World Suicide Prevention Day (WSPD) is a vital global awareness initiative that takes place every year on September 10th. Its primary objective is to drive worldwide commitment and concerted efforts toward preventing suicide. Since its inception in 2003, WSPD has witnessed diverse activities and engagements across the globe. This initiative is jointly administered by the International Association for Suicide Prevention (IASP), in partnership with the World Health Organization (WHO) and the World Federation for Mental Health (WFMH).
In the United States, National Suicide Prevention Week (NSPW) extends from September 10th to September 16th each year. NSPW serves as an annual observance dedicated to raising awareness and providing education on suicide prevention. It also aims to draw attention to the alarming rise in suicide rates. Importantly, NSPW endeavors to eradicate the stigma surrounding mental health issues and promote the idea that seeking mental health assistance should be as commonplace as visiting the gym. Shockingly, nearly 800,000 lives are lost to suicide each year, equating to one death every 40 seconds, as reported by the WHO.
Why Suicide Prevention Week Matters:
- Preventing Suicide: This week plays a pivotal role in preventing suicide. Raising awareness, extending support to those impacted by suicide, and connecting individuals with treatment services can save countless lives.
- Reducing Mental Health Stigma: Through the awareness generated during Suicide Prevention Week, we’ve made significant strides in reducing the stigma associated with mental health. More people today are unafraid to seek help when needed.
- Fostering Compassion: Knowledge about this week fosters empathy, compassion, and community support. It encourages people to come together, educate one another, and offer mutual assistance.
How to Participate in Suicide Prevention Week:
- Raise Awareness: One of the most effective ways to contribute is by spreading awareness about Suicide Prevention Week. We must break down the barriers of stigma to encourage more individuals to seek help.
- Educate Yourself: Learning more about this topic is crucial. Education empowers us to take proactive steps in our communities, helping to break the silence around mental health issues.
- Look Out for Others: Many people suffering from poor mental health hesitate to reach out due to fear of judgment. We should actively watch for warning signs, lend a listening ear, and provide understanding and support.
Additionally, social media platforms can serve as powerful tools to disseminate information and increase awareness. Utilizing them effectively can make a significant impact in the ongoing battle against suicide.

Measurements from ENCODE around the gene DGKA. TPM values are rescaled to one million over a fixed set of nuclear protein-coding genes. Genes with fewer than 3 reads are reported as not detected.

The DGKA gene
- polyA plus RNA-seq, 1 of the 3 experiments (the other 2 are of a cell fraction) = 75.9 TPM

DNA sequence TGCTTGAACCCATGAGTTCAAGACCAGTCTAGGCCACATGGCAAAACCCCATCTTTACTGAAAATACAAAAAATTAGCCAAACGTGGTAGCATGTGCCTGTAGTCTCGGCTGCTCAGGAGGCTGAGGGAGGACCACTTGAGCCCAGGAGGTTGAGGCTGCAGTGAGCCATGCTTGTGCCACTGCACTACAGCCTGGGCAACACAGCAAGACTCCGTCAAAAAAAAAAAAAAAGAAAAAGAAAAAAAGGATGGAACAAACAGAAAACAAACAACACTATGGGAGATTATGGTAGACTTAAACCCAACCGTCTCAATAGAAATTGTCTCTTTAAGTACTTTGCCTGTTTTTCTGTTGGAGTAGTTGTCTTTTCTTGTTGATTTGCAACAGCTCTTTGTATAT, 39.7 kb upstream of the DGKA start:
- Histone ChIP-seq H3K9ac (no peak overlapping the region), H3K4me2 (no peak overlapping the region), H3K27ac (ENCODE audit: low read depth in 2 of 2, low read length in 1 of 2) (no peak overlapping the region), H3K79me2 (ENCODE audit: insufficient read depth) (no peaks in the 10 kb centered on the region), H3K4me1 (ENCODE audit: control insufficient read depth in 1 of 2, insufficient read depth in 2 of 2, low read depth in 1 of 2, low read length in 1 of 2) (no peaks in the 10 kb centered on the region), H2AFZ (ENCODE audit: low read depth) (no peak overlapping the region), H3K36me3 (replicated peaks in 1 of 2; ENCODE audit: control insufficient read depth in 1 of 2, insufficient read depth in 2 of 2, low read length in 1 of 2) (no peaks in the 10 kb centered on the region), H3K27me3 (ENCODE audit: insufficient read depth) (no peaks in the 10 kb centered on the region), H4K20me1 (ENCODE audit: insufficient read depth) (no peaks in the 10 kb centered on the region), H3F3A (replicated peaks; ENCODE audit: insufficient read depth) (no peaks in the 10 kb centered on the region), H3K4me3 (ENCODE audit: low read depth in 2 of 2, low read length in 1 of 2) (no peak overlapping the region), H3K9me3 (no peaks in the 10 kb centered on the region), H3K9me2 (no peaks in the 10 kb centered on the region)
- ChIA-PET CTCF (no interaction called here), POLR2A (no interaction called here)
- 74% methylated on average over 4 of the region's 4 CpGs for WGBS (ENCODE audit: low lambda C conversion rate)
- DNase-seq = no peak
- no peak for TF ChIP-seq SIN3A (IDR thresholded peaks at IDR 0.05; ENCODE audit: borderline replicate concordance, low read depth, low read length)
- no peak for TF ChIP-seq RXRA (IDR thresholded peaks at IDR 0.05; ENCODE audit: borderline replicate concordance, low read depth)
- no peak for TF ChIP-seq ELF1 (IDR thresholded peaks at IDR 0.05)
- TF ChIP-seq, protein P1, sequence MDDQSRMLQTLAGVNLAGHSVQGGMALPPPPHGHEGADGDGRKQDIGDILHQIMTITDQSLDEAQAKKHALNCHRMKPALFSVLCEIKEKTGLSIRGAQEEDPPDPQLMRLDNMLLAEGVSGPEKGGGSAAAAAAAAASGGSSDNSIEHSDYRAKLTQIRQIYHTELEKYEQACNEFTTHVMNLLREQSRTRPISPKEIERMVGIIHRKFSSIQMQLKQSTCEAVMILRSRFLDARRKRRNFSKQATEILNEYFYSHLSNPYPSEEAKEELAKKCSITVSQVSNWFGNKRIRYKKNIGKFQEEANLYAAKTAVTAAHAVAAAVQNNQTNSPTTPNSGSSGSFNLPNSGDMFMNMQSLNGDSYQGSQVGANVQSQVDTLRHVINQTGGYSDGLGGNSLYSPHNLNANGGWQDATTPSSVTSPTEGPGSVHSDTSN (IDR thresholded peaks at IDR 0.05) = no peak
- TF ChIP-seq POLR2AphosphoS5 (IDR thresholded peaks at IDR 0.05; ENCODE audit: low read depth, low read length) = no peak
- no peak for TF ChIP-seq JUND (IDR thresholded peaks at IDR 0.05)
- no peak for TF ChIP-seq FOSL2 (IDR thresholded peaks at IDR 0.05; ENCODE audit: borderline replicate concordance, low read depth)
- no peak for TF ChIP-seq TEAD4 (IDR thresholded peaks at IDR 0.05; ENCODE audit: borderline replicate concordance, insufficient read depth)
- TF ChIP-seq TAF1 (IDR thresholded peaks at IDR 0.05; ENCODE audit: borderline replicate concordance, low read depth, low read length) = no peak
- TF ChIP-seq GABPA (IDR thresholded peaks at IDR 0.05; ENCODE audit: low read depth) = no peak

In 2016, the International Association for Suicide Prevention (IASP) collaborated with partners to introduce a universal ribbon to promote suicide prevention awareness. The goal was to establish this ribbon as a globally recognized symbol, much like ribbons dedicated to other important causes. After considering various colors associated with suicide prevention worldwide, yellow and orange emerged as the most common choices. As a result, the ribbon design incorporated these colors.
The two-tone ribbon design symbolizes the lighting of a candle, aligning with IASP’s “Light a Candle” campaign and candlelit walks organized by partner organizations worldwide for World Suicide Prevention Day (WSPD). Additionally, the design complements activities organized by partner organizations under the theme “Out of the darkness into the light.”
In 2018, the International Association for Suicide Prevention (IASP) celebrated Twitter’s support for the launch of the International Suicide Prevention Ribbon Emoji. This emoji, available in yellow and orange, was featured on Twitter during World Suicide Prevention Day (WSPD). When tweets were accompanied by specific hashtags in sixteen languages, Twitter automatically added the ribbon emojis during WSPD. This initiative continues annually, reinforcing the importance of WSPD and suicide prevention efforts.
Helpful Phrases and Words to Support Someone Going Through Depression
When communicating with someone going through depression, it’s important to offer support, understanding, and empathy. Here are some phrases and words that can be helpful:
- “I’m here for you.”
- “You’re not alone in this.”
- “I care about you deeply.”
- “It’s okay to not be okay.”
- “Take your time.”
- “I’m here to listen whenever you want to talk.”
- “I’m not going anywhere, even on your bad days.”
- “You’re stronger than you think.”
- “You don’t have to go through this by yourself.”
- “I believe in you.”
- “Your feelings are valid.”
- “Let’s take things one step at a time.”
- “I’m here to support you in any way I can.”
- “You are important to me.”
- “I’m sorry you’re feeling this way.”
- “Would you like to do something together?”
- “We can get through this together.”
- “It’s okay to ask for help.”
- “Have you considered talking to a professional?”
- “Remember, this too shall pass.”
- “I’m sending you positive thoughts and love.”
- “I appreciate your honesty about how you’re feeling.”
- “You are deserving of happiness.”
- “I’m proud of you for reaching out.”
- “Let’s find some ways to take care of yourself.”
Always approach conversations about depression with sensitivity and patience, and be prepared to offer ongoing support. Encouraging them to seek professional help when needed is also crucial.